- Faffless factor: 7/10 (quick and easy to prepare, but sometimes a bugger to clean up in the pan, hence losing three points)
- Portability: 9/10 (dried oats mixed with seeds and protein powder takes up hardly any room - you just need to take or find water to cook it with. Porridge also seems to be the go-to option for longer trips, seeing as it takes up such little space for the calories provided.)
- Nutrition score: 13/20 if just plain or with something sweet, rising to 18/20 if done really properly with fat, fibre and protein. We'll go with 16/20 for balance
- Deliciousness: either 10/10 or 0/10, depending on who you are, so let's go with 5/10
2. Overnight oats
The sloppier, wetter cousin of porridge. If there's one thing I cannot fathom, it is why you would want to eat this for breakfast, let alone any other time of the day. And don't come at me with any of this bircher nonsense either - that's the same thing but it remained neutral during the war. If there's one prep-ahead slimy breakfast that I can get on board with, then that is chia pudding, because at least it owns the fact it looks and feels like frogspawn. And I respect that.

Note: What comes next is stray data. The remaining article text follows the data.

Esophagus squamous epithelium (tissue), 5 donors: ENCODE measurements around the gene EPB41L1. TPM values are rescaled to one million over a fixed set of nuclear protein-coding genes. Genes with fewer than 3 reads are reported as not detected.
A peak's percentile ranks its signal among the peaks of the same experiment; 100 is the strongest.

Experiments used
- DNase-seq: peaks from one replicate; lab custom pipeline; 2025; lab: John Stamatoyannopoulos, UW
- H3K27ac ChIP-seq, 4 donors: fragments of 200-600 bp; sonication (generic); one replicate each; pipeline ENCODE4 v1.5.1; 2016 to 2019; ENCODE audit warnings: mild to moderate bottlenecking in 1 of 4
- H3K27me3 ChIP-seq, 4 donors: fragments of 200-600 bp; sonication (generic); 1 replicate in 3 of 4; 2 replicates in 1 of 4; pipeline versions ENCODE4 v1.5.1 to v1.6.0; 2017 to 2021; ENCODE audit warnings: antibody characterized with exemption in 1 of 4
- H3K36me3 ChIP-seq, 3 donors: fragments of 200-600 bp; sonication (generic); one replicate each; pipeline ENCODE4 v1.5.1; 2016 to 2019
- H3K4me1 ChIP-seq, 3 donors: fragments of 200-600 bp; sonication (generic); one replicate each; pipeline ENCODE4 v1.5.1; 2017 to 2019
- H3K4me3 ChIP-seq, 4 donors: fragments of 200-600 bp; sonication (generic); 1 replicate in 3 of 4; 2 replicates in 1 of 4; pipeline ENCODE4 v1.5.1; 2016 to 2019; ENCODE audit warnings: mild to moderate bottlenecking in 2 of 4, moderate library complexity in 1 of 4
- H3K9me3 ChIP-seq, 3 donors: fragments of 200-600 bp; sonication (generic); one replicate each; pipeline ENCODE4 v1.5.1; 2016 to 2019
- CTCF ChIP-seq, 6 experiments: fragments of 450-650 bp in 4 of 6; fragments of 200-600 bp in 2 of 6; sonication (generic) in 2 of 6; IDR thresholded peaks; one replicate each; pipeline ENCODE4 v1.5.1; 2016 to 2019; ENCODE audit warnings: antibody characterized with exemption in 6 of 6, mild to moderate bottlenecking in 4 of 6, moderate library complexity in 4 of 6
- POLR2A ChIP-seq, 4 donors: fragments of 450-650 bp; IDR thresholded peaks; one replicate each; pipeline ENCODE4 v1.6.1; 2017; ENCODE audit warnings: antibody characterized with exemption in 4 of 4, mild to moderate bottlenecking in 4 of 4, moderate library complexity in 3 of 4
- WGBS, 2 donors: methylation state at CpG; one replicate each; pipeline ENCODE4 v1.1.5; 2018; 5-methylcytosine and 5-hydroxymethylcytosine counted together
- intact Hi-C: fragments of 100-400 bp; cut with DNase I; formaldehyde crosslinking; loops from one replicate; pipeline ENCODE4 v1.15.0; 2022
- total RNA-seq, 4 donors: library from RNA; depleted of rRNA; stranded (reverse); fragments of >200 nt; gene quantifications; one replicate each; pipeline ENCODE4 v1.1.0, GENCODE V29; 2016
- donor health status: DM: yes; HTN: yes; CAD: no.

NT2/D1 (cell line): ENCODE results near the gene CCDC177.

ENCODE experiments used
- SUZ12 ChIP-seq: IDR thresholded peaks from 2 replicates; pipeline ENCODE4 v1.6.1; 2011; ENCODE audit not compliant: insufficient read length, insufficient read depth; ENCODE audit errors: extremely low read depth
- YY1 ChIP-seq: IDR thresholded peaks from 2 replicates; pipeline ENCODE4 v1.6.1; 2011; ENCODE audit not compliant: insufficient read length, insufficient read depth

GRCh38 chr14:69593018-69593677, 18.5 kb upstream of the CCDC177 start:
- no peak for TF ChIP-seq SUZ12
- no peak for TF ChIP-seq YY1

- Faffless factor: 10/10 (The faffless-est of faffless breakfasts: pour your milk or yogurt on the night before, add in your toppings and you're set. Shame it's just not very nice.)
- Portability: 8/10 (does nicely in a non-leaky tupperware but is slightly heavier than carrying the dried stuff and making actual porridge with milk powder or water)
- Nutrition score: 18/20 (you're more likely to add nuts, seeds, fruit and otherwise more nutritionally interesting things to it, because eating cold, wet oats on their own is pretty miserable)
- Deliciousness: 2/10 but I'm going to be nice and give it 5/10 in the interest of eliminating bias against slop.
3. Sausage and beans in a can